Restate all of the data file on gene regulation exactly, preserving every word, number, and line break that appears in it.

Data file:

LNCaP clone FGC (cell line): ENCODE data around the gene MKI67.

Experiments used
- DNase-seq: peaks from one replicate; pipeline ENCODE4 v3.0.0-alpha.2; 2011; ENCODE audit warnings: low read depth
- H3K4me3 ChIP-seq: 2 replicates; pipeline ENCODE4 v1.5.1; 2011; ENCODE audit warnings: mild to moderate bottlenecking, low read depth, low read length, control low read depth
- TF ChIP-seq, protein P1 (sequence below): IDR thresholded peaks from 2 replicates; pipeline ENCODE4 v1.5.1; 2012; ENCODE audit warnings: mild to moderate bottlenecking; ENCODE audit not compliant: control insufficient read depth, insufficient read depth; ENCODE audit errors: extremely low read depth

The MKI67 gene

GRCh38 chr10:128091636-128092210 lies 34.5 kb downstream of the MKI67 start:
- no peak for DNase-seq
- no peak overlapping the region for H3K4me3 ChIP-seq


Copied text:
LNCaP clone FGC (cell line): ENCODE data around the gene MKI67.

Experiments used
- DNase-seq: peaks from one replicate; pipeline ENCODE4 v3.0.0-alpha.2; 2011; ENCODE audit warnings: low read depth
- H3K4me3 ChIP-seq: 2 replicates; pipeline ENCODE4 v1.5.1; 2011; ENCODE audit warnings: mild to moderate bottlenecking, low read depth, low read length, control low read depth
- TF ChIP-seq, protein P1 (sequence below): IDR thresholded peaks from 2 replicates; pipeline ENCODE4 v1.5.1; 2012; ENCODE audit warnings: mild to moderate bottlenecking; ENCODE audit not compliant: control insufficient read depth, insufficient read depth; ENCODE audit errors: extremely low read depth

The MKI67 gene

GRCh38 chr10:128091636-128092210 lies 34.5 kb downstream of the MKI67 start:
- no peak for DNase-seq
- no peak overlapping the region for H3K4me3 ChIP-seq